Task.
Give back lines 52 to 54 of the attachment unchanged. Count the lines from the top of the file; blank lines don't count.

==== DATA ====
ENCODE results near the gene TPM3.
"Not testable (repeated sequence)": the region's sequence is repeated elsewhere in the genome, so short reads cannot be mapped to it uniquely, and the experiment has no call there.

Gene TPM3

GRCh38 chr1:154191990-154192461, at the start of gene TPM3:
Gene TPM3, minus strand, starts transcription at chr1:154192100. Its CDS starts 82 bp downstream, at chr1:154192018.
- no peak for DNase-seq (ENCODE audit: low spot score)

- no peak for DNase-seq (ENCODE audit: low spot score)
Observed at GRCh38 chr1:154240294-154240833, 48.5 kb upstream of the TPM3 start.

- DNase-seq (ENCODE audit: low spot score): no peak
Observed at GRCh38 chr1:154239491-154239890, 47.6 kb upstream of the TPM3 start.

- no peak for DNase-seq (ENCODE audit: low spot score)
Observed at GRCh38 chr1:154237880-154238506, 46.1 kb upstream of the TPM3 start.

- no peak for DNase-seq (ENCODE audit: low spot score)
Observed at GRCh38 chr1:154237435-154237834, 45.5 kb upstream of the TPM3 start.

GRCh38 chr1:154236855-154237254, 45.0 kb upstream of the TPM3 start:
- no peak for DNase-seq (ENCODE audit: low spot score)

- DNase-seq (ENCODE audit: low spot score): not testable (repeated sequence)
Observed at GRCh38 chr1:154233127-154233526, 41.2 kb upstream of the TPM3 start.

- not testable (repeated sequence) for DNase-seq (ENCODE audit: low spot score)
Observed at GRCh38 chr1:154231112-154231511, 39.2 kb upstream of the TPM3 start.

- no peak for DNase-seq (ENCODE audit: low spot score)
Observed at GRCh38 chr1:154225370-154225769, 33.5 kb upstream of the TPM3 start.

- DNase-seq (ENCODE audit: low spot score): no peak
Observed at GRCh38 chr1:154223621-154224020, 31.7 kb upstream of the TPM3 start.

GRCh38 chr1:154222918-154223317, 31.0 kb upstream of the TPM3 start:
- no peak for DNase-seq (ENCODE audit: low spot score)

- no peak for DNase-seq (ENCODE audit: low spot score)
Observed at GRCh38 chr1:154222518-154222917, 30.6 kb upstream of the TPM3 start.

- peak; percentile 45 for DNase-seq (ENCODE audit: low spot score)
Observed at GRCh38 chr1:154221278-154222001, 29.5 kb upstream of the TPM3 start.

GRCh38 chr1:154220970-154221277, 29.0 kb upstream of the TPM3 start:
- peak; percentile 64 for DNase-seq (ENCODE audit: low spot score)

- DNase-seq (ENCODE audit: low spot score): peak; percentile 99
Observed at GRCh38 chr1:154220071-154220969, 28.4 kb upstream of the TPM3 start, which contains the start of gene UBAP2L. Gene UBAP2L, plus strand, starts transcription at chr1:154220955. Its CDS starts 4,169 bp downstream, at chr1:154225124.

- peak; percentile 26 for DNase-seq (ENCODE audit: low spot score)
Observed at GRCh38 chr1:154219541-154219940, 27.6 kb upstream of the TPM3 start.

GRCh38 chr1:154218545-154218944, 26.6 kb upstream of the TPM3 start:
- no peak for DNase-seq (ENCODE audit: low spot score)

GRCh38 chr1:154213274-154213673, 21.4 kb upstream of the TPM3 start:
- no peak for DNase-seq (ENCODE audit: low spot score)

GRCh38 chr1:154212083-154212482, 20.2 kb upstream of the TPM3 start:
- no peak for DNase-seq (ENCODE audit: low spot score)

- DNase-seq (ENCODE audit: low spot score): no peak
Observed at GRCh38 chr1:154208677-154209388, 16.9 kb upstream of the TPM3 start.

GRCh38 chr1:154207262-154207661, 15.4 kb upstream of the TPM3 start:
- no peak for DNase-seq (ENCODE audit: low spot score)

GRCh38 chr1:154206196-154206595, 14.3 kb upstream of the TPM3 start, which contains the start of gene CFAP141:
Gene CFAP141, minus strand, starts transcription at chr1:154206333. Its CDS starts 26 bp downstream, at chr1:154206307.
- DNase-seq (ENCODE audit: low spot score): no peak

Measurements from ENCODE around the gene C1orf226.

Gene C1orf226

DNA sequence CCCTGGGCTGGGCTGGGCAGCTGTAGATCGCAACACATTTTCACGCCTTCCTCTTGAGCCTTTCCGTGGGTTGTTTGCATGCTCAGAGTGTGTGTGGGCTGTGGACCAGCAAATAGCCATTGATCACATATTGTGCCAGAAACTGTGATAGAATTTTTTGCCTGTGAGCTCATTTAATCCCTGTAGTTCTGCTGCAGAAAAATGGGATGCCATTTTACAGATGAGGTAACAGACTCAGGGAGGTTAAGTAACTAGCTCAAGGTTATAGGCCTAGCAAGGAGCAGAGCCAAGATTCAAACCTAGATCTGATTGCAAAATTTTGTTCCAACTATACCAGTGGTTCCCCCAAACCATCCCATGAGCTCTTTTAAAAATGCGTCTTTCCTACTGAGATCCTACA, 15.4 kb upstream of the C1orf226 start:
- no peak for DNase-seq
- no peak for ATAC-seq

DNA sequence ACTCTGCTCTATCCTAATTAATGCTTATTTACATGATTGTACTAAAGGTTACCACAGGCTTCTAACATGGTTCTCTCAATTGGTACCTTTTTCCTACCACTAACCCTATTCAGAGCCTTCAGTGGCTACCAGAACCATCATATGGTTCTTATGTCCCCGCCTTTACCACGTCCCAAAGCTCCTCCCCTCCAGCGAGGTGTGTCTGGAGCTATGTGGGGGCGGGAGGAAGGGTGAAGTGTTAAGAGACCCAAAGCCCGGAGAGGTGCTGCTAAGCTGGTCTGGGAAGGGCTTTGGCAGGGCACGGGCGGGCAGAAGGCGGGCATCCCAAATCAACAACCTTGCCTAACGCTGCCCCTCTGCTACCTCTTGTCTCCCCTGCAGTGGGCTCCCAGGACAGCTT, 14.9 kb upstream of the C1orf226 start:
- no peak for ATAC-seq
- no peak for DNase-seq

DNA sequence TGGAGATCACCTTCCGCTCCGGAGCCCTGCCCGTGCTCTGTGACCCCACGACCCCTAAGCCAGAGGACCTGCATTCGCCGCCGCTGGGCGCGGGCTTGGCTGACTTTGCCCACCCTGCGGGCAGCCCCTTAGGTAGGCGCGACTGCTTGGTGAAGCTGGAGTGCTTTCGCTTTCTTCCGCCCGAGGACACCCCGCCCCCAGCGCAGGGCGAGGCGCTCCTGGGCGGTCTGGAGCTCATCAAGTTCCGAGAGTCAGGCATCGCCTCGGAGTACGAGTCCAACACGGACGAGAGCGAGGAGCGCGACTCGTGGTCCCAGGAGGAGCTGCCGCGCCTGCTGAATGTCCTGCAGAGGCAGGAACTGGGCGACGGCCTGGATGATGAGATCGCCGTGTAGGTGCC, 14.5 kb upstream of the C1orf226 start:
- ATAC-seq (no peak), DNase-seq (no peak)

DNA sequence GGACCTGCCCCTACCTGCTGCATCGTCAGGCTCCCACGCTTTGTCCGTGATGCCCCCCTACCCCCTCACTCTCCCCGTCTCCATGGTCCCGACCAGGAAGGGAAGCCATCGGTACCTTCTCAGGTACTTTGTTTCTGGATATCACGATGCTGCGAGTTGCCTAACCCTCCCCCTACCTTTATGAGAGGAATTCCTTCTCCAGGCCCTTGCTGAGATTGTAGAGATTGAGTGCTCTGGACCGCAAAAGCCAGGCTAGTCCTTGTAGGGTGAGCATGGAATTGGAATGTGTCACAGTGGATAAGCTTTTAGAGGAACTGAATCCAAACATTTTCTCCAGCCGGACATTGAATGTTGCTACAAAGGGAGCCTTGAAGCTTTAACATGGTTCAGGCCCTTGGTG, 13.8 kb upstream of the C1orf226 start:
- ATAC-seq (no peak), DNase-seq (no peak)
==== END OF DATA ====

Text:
DNA sequence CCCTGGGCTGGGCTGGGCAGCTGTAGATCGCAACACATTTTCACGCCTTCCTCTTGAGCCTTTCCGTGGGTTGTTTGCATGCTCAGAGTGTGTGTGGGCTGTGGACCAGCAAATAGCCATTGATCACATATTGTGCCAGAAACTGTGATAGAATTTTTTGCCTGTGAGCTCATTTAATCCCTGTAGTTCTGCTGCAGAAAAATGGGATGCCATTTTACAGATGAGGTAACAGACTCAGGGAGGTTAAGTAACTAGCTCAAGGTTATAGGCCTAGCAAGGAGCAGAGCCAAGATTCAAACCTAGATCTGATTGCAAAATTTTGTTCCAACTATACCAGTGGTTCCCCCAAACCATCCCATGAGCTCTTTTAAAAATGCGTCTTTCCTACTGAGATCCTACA, 15.4 kb upstream of the C1orf226 start:
- no peak for DNase-seq
- no peak for ATAC-seq